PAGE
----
Page last updated at 22:15 GMT, Thursday, 12 June 2008 23:15 UK

Final Skynet satellite launched

By Jonathan Amos
Science reporter, BBC News


The rocket carrying the Skynet satellite lifts off

An advanced satellite that will improve greatly the ability of UK military forces to communicate around the globe has been launched into space.

The Skynet 5C platform rode into orbit atop an Ariane 5 rocket from the Kourou spaceport in French Guiana.

It joins the 5A and 5B satellites lofted successfully last year and which are already handling secure traffic for UK forces in Iraq and Afghanistan.

The 3.6bn Skynet project represents the UK's single biggest space venture.

Skynet 5C (Arianespace)
Skynet 5C during fuelling in Kourou's integration complex
The investment includes replacing and updating control centres, and the major antennas and terminals used by military ships, land vehicles and planes to communicate through the satellites.

The 5C spacecraft - the last in the Skynet series - left the launch pad in Kourou at 1905 local time (2205 GMT).

Skynet 5 allows the British Army, Royal Navy and Royal Air Force (RAF) to pass much more data, faster between command centres.

The bandwidth capacity easily surpasses the current satellite constellation, Skynet 4, whose spacecraft are coming to the end of their design lives.

"Skynet 5 is about two-and-a-half-times more capable than the previous system, and it also gives us the ability to use not just voice communication but also data communication," explains Patrick Wood from spacecraft manufacturer EADS Astrium.

"So, computers can talk directly to computers, as well giving us pictures and real-time video images."

This extra capability can already be seen in Afghanistan, where the RAF is using a robot surveillance plane called Reaper to hunt down Taleban forces.

Although flying in the skies over Asia, Reaper is actually controlled by RAF personnel sitting in the US behind a computer screen.

An exclusive look at the reaper control centre in Nevada

Commands are sent over Skynet 5's high-bandwidth connections, directing the robot's every move. This includes firing missiles at enemy targets.

The new Skynet platforms look much like any of the other modern commercial telecommunications spacecraft launched from Kourou, but the 5s incorporate technologies that are specially prepared for military use.

Four steerable antennas give them the ability to focus bandwidth onto particular locations where it is most needed - where British forces are engaged in operations.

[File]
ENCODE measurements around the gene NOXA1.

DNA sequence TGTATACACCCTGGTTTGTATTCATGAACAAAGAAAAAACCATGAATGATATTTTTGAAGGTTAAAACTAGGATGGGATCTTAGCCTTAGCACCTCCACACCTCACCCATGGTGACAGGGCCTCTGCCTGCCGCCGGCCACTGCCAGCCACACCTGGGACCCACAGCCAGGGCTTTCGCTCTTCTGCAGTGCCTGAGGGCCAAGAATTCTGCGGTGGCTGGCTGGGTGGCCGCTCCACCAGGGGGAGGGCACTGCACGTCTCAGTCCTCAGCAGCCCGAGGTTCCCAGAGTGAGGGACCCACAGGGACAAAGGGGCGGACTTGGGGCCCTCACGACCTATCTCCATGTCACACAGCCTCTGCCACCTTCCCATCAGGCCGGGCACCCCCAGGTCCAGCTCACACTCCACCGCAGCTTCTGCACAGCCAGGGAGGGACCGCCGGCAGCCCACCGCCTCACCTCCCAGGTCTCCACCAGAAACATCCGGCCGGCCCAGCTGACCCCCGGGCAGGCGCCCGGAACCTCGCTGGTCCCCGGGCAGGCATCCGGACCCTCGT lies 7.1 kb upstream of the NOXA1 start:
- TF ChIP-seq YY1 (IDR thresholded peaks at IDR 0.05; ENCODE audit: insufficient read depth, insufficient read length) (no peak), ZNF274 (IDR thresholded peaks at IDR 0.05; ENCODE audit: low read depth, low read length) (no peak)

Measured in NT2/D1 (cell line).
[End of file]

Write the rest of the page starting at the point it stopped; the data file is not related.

The spacecraft have also been "hardened" to withstand any interference - attempts to disable or take control of the satellites - and any efforts to eavesdrop on their sensitive communications.

Classified receive-antenna technology enables the 5s to "go deaf" to signals that try to "jam" them whilst still continuing to listen to operational traffic.


Patrick Wood explains how the UK's latest military satellite works

Security was tight in Kourou in the lead-up to 5C's launch. Sentries had been posted outside the spaceport's giant integration complex during the final phases of the launch campaign. No unofficial photography was permitted.

The new Skynet infrastructure is not owned by the UK Ministry of Defence (MoD) but rather by a private company called Paradigm Secure Communications.

The firm won a contract to supply satellite services to the military and has obtained City money to help fund the new-build. Its deal with the MoD runs until 2020 and guarantees UK forces a proportion of the satellites' bandwidth.

Paradigm hopes to earn money for itself by selling spare capacity to Nato countries and other "friendly" forces.

The deal with the AirTanker consortium is one of the biggest deals of its kind

"Skynet 5C is actually our self-insurance," said Paradigm Managing Director Malcolm Peto.

"When we committed to this programme we always promised to give the MoD a certain level of capability; and space, as we all know, is a variable environment for this type of technology. So, the importance of our third satellite is that we have an in-orbit spare should anything go wrong."

Skynet 5 is the largest Private Finance Initiative (PFI) yet delivered to the MoD. The procurement model has now been copied for an even bigger project - the 13bn PFI signed with an EADS-led consortium to provide mid-air refuelling services.

This will offer brand new tankers based on the Airbus A330-200, to replace the ageing fleet of VC-10 and Tristar aircraft.

Skynet 5C was launched along with a commercial "co-passenger" - Turksat 3A, which will beam TV and other telecommunication services to Turkey, Europe and Central Asia.

Skynet 5 system (BBC)
1. Skynet 5 overhauls satellite communications for UK forces
2. The largely autonomous satellites talk to two UK ground stations
3. Skynet 5 supports high-bandwidth applications, such as UAV video
4. Antennas and terminals are upgraded to make best use of Skynet
5. New battlefield networks, such as Cormorant, feed into the system
6. System gives commanders access to more information, faster

Skynet 5 system (BBC)
1. Improved technologies, including a solar 'sail', lengthen the platforms' operational lives to at least 15 years
2. The satellites are 'hardened' against interference. A special receive antenna can resist attempts at jamming
3. Each spacecraft has four steerable antennas that can concentrate bandwidth onto particular regions
4. The system gives near-global coverage, providing 2.5 times the capacity afforded by the previous system
5. Each spacecraft is a 3x4x4.5m box and weighs just under 5 tonnes; the solar wings once unfurled measure 34m tip to tip

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